Endangering the War on Terror by the War on Drugs
The century-old US War on Drugs based on supply control measures is endangering its War on Terror in Afghanistan. With opium poppy cultivation the most profitable crop available to Afghan farmers, the Taliban has been able to use the illegal profits from the trade to buy arms and recruit farmers by offering protection from US led aerial spraying of the crops. These supply control measures are not warranted by welfare economics, classical liberal social ethics, or the actual outcomes of the US War on Drugs. The best policy to deal with US drug addiction would be to legalize drugs, concentrating on enforced treatment of chronic drug users. A successful War on Terror requires an end to aerial spraying, the buying up of Afghan opium and its conversion into morphine, for which there is excess demand in the Third World.
Volume (Year): 9 (2008)
Issue (Month): 3 (July)
|Contact details of provider:|| |
When requesting a correction, please mention this item's handle: RePEc:wej:wldecn:340. See general information about how to correct material in RePEc.
For technical questions regarding this item, or to correct its authors, title, abstract, bibliographic or download information, contact: (Ed Jones)
If you have authored this item and are not yet registered with RePEc, we encourage you to do it here. This allows to link your profile to this item. It also allows you to accept potential citations to this item that we are uncertain about.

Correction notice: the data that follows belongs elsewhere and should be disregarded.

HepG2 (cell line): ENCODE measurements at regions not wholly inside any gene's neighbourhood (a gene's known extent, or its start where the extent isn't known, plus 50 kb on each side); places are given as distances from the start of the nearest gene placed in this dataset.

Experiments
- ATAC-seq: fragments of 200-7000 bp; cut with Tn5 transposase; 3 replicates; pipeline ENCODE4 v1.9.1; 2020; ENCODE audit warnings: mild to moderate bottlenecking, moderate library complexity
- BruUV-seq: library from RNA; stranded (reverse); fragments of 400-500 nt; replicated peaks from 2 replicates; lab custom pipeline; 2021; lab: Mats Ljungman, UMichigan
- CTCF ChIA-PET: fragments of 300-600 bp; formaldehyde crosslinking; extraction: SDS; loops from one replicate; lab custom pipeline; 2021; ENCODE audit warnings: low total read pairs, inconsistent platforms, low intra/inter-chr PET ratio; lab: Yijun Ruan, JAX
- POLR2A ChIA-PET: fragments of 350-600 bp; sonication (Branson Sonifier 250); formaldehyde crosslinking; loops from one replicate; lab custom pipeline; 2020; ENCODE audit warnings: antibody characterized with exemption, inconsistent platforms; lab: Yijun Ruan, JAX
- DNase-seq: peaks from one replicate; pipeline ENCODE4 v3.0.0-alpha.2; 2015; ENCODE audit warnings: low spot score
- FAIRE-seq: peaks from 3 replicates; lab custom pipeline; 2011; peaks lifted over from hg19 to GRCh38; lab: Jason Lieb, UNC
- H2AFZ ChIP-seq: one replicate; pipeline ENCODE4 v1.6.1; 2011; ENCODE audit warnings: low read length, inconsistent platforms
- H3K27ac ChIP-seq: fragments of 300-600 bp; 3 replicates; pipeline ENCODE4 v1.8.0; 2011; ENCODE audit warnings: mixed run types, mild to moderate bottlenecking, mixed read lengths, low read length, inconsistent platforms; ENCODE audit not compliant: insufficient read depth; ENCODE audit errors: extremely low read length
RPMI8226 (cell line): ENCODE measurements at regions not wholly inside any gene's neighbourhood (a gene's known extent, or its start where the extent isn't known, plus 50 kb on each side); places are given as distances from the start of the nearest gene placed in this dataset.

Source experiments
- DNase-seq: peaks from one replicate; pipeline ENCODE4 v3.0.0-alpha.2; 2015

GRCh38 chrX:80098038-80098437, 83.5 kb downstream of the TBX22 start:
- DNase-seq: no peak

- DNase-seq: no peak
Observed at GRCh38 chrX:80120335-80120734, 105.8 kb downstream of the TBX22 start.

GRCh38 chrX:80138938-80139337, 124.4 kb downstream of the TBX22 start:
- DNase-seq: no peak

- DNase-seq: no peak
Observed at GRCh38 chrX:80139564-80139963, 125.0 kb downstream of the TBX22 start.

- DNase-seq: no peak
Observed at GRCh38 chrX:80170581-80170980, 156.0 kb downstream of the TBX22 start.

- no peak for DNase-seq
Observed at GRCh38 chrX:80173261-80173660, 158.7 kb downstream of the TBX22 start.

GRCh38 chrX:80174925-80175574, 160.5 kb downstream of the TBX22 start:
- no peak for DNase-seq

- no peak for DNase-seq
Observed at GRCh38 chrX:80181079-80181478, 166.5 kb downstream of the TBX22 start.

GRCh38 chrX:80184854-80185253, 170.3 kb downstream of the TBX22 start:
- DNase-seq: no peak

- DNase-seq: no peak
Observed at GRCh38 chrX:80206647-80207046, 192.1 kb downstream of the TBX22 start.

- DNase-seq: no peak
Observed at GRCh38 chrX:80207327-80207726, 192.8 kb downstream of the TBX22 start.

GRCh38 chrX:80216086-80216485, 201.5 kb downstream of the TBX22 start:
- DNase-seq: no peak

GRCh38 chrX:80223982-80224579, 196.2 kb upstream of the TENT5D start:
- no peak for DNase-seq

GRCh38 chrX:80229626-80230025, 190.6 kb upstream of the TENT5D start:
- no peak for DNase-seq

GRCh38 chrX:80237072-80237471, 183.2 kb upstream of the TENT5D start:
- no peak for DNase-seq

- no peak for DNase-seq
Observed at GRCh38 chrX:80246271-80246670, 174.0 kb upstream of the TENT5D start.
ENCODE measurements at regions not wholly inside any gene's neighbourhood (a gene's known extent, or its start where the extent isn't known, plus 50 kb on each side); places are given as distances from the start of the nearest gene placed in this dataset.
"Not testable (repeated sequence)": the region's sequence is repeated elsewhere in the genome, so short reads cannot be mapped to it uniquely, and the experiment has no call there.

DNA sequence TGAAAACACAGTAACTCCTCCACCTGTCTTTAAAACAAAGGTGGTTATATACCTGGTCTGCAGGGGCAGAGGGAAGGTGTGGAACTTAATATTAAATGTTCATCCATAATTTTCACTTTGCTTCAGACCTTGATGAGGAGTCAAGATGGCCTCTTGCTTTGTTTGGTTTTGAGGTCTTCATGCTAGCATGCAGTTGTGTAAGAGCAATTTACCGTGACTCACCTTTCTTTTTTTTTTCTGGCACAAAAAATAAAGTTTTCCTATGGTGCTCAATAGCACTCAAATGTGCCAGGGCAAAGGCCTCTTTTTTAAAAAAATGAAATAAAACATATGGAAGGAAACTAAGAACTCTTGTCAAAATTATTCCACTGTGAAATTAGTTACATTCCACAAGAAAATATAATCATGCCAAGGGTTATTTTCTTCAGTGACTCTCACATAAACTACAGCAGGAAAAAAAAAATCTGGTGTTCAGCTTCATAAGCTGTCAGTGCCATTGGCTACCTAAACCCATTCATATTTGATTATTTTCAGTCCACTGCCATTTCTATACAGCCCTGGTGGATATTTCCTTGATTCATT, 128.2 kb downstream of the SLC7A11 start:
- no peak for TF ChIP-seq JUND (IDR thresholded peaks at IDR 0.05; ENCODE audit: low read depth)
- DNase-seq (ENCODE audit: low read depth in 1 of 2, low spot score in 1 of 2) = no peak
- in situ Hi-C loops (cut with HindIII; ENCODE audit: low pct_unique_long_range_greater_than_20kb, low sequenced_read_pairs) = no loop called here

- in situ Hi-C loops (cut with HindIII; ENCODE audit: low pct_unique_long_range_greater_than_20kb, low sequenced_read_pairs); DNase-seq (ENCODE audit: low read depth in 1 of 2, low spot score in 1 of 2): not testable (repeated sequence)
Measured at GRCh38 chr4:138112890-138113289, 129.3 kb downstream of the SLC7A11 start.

If references are entirely missing, you can add them using this form.
If the full references list an item that is present in RePEc, but the system did not link to it, you can help with this form.
If you know of missing items citing this one, you can help us creating those links by adding the relevant references in the same way as above, for each refering item. If you are a registered author of this item, you may also want to check the "citations" tab in your profile, as there may be some citations waiting for confirmation.
Please note that corrections may take a couple of weeks to filter through the various RePEc services.